The goal of mind mapping is to pour the contents of your mind into an external format, so you know that the stuff in your head is noted down in a way that makes sense to you. This can help you to be more creative and expansive in your thoughts. Mind mapping can also help you visualize and drill down into ideas, and provides a helpful medium for sharing them with other people.

To generate a mind map, one option is to start with a plain piece of paper, and write your end goal or primary topic in the center. Then, all over the paper, start jotting down all your thoughts and ideas about completing your goal or breaking down the central topic. You can draw lines to connect related ideas and concepts. Eventually, you’ll create a clear map of your thinking around this project.

Here’s an example to help you visualize how this works in practice. Let’s say you want to plan an event. There are many different tasks and activities that go into doing this; unless you record them, you could easily forget what you will need to do. To create a mind map, you would  begin by writing the event’s title (e.g. “My 40th birthday party”) in the center of a piece of paper. Then, you would allow your mind to flow through everything you need to do to plan the event. When a sub-project or concept needs clarification, you can zoom into that and add related items.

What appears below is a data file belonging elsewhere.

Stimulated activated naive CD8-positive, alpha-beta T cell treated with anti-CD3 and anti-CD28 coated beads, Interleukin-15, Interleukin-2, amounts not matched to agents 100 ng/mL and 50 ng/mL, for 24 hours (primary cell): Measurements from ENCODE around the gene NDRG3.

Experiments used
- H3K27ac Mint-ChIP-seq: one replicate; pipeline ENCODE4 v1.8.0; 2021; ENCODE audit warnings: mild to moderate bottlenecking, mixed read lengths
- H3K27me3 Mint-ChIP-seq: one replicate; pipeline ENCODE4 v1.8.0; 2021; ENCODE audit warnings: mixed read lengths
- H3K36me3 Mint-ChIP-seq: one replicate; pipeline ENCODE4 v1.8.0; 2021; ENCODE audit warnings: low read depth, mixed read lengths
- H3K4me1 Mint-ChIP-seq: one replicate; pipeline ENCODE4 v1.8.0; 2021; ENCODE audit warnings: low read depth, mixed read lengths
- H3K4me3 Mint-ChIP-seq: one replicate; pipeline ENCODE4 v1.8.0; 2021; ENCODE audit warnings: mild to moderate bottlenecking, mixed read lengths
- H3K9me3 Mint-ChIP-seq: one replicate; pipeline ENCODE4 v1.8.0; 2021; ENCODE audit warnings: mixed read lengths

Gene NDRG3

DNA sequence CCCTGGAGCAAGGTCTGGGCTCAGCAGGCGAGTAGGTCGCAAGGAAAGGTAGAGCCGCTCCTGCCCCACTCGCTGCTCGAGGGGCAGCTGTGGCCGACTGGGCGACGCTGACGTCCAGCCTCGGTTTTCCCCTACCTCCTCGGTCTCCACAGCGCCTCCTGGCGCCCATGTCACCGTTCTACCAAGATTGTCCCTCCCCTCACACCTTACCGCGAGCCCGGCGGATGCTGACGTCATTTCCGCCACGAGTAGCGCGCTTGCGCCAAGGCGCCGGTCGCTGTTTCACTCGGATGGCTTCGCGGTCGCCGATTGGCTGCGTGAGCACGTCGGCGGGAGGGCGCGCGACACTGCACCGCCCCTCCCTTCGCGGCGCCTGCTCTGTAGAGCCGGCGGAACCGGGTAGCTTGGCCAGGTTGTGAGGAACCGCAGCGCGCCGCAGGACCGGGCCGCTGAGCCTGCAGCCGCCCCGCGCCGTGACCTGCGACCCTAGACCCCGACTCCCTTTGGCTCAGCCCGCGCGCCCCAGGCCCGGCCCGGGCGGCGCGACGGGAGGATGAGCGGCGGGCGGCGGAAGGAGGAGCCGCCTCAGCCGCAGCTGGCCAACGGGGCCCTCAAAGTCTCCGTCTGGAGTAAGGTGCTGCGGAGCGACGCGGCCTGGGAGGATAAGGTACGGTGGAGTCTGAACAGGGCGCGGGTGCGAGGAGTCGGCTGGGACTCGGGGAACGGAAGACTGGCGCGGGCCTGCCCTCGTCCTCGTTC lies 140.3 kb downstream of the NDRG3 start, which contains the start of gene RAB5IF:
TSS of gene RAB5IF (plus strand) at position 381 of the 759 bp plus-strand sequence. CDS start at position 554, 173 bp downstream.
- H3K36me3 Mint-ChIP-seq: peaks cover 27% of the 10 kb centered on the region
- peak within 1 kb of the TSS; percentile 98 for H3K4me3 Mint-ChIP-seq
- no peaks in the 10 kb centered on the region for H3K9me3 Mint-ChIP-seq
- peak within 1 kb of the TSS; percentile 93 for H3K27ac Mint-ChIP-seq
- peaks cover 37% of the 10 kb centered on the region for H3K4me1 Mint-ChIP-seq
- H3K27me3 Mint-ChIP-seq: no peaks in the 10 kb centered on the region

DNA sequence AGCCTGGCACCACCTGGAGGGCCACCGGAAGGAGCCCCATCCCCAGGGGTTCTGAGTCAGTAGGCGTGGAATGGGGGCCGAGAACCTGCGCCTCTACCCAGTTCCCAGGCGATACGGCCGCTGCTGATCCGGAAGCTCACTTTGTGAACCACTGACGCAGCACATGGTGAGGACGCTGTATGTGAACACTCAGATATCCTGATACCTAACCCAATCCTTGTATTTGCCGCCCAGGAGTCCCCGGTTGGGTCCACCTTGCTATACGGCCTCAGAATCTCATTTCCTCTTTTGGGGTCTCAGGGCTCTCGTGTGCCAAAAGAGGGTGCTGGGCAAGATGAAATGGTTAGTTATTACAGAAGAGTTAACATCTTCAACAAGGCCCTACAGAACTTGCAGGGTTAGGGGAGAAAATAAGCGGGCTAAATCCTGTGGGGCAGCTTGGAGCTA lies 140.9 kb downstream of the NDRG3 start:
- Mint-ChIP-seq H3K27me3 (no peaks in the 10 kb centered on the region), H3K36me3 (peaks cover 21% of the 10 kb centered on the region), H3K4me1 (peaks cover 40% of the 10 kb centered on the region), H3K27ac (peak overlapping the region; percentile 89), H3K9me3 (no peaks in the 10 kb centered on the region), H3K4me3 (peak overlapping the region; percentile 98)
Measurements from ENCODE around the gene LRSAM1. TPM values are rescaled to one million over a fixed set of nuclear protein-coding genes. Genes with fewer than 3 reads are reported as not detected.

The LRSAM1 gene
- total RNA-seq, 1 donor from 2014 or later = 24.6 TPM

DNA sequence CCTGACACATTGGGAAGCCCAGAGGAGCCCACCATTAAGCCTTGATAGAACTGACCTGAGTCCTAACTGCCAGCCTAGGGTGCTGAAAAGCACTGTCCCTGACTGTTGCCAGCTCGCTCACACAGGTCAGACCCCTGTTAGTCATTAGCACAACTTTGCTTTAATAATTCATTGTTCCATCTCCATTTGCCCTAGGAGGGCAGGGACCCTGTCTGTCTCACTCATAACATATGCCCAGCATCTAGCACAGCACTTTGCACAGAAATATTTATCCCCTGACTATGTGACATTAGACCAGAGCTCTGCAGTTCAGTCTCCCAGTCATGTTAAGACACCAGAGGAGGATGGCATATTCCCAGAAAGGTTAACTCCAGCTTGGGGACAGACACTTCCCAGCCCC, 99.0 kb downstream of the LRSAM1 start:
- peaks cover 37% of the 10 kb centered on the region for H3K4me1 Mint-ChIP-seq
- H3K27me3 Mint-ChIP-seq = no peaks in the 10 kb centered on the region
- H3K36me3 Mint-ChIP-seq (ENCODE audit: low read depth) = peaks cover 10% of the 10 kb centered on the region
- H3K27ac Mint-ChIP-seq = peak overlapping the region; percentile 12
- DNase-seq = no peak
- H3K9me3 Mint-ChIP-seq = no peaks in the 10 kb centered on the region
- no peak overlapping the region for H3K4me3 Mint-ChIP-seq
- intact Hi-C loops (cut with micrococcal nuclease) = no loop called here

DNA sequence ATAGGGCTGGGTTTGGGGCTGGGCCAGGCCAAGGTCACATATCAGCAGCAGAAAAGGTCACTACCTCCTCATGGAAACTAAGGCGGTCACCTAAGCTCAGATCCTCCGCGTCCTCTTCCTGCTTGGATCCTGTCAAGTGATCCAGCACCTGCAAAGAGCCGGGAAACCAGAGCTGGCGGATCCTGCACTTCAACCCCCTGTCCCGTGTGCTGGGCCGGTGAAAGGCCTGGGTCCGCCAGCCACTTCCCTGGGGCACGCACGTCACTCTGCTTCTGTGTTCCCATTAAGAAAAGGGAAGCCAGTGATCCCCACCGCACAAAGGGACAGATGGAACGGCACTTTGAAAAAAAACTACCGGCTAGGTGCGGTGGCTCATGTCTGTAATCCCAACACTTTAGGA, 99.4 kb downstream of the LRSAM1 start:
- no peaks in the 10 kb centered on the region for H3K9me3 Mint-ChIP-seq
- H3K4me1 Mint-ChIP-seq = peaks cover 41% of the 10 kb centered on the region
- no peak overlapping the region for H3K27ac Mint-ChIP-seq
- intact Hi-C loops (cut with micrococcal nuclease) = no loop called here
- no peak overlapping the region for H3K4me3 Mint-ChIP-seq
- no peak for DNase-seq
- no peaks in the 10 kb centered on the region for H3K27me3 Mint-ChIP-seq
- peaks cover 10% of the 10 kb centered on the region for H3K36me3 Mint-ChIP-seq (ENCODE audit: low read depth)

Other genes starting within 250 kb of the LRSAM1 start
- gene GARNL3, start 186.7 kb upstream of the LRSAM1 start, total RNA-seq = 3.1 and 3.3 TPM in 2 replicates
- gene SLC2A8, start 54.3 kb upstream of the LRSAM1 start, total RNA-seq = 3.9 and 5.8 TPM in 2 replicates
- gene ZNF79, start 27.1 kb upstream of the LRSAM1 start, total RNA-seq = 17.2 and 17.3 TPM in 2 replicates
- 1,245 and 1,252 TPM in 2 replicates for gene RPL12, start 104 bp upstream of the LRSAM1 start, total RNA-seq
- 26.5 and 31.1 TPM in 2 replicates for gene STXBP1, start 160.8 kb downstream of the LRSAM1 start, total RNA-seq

A popular way to mind map is to use dedicated software or websites. These offer an easy way to electronically organize your mind maps, and the ability to focus on parts of the mind map while hiding the irrelevant parts, as well as advanced categorization and search functions.

Here’s an example of a birthday party mind map:

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As you can see, a mind map can quickly evolve into an organized reference, containing all the details you need to consider when planning and holding your event. You can use this map to ensure nothing is left undone or forgotten.